- 12 year old girl who experienced; ‘anorexia, weight loss, fidgeting and compulsive behaviour that included ripping out fingernails and toenails, picking and cutting clothing, and anger outbursts’
- 7 year old girl who ‘became very agitated while travelling in the family car and had explosive mood swings. She said that she intended to open the door and get out of the car, and she tried to open the car door’
- 9 year old boy who ‘developed abnormal behaviour, including strange facial expressions with bilateral eyelid ptosis and became very emotionally withdrawn’
- 9 year old boy who displayed ‘aggression, was totally irrational for three days and became violent, all of which was totally out of character’
- 11 year old boy who ‘became agitated, emotionally labile and experienced thoughts of self-harm’
- 13 year old boy who ‘experienced chest pains and hostile and aggressive behaviour, but the problems immediately disappeared with the cessation of Strattera’
- 9 year old boy who slammed ‘his head against walls, had extreme mood swings, violent outbursts’ and was ‘always angry, depressed or sad and said he wanted to kill himself’
- 10 year old boy who ‘experienced nausea, then became acutely depressed, aggressive and had suicidal thoughts’
- 22 year old man who experienced suicidal and homicidal ideation
- 7 year old girl who experienced ‘abdominal pain , nausea, severe right sided headache, shooting pains, white spots in visual fields, academic regression and faecal and urinary incontinence’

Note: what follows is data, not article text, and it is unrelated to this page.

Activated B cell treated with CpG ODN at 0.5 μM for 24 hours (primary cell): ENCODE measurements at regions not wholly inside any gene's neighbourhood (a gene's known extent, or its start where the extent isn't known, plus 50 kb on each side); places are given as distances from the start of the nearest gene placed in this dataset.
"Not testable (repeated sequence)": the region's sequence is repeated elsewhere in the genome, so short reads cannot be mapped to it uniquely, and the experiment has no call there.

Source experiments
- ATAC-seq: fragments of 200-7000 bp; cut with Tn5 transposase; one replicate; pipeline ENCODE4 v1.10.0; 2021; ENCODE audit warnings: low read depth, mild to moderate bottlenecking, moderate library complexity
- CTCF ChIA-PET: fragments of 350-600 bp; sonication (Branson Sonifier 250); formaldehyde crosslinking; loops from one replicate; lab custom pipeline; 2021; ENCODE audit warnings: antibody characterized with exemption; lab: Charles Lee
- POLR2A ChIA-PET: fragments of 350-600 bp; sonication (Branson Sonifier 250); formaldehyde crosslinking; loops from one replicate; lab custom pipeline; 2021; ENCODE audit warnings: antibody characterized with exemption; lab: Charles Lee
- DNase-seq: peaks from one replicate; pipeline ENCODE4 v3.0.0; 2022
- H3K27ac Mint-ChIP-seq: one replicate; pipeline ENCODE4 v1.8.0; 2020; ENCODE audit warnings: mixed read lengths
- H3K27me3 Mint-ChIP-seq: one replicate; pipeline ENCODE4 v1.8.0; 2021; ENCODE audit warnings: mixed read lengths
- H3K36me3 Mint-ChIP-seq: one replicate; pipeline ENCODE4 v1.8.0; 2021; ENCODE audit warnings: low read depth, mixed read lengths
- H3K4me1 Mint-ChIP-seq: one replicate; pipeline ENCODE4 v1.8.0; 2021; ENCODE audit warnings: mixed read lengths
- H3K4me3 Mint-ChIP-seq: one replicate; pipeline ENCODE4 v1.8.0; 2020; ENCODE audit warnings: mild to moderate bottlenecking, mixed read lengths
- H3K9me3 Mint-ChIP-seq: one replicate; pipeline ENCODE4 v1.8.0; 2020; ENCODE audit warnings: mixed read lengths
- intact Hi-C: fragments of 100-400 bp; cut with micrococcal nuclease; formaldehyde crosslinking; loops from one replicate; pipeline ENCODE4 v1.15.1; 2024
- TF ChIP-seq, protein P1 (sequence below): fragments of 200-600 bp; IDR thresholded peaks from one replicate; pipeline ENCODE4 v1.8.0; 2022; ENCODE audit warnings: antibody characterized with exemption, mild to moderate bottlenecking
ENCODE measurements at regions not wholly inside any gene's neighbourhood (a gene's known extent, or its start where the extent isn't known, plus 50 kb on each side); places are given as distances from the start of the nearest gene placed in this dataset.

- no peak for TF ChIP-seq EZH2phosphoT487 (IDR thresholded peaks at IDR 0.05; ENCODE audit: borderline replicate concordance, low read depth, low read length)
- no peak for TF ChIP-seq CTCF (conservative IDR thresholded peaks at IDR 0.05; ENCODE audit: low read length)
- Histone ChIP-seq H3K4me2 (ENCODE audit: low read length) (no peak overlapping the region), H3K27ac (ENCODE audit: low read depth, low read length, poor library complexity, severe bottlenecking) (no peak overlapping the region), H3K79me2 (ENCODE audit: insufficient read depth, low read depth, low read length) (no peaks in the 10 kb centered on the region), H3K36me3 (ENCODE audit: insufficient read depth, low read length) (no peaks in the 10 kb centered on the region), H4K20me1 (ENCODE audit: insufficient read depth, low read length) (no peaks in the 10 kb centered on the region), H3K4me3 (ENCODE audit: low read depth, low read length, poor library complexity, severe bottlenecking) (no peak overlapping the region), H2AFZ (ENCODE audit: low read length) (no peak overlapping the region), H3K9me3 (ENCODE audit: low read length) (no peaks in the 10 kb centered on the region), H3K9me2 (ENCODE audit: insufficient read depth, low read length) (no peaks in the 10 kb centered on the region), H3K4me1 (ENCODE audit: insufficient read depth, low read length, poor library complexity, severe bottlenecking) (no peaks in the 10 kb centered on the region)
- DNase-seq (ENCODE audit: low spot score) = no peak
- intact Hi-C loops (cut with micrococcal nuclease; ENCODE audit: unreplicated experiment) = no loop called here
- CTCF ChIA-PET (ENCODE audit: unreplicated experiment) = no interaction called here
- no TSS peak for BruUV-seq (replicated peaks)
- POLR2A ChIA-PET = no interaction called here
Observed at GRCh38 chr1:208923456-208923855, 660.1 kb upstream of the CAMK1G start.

- 7 year old boy who experienced ‘suicidal ideation and mood changes’ and suffered from ‘increased aggression’ and ‘threats to self with knife, picking his skin, poking self with knife’
- 12 year old boy experienced ‘very strong suicidal ideation…talking about dead bodies and about hanging himself’
- 11 year old boy who ‘attempted suicide’ and who experienced ‘headache(s), stomach cramps, muscle rigidity and poor concentration’
- 7 year old boy who experienced ‘suicidal ideation’
- 10 year old boy who developed ‘psychotic symptoms’ and began ‘talking about suicide’
- 11 year old boy who experienced ‘a psychotic episode and took an overdose of his mother’s thyroxine’
- 9 year old boy who ‘experienced suicidal thoughts’
- 11 year old boy who became ‘extremely agitated’ and ‘talked about wanting to die’
- 13 year old boy who experienced ‘suicidal ideation, physical and verbal aggression to family’ and became ‘angry, withdrawn, socially isolatory, impulsive, moody’
- 15 year old boy who was ‘expressing suicidal thoughts’
- 11 year old boy who ‘took Strattera for the treatment of ADHD to complement Ritalin, under the influence of which he became suicidal and depressed’
- 12 year old girl who ‘ripped out her fingernails and toenails’
- 9 year old girl who ‘experienced self-harming’
- 9 year old boy who expressed ‘suicidal ideation’, ‘aggression’ and ‘self harm’ and made ‘drawings of him hanging upside down from a tree, in (the) ocean’
- 10 year old boy who was psychotic and experienced auditory hallucinations including ‘hearing voices in his head to kill his sister’
- 8 year old boy who lost his appetite and experienced homicidal ideation, lost weight and was angry and confused
- 15 year old girl who experienced suicidal ideation and started cutting herself to the extent that was ‘life threatening’
- another 15 year old girl who experienced suicidal ideation and started cutting herself with razors, scissors and knives
- 10 year old boy who experienced suicidal ideation
- another 10 year old boy who had abnormal thoughts about ‘others jumping off buildings’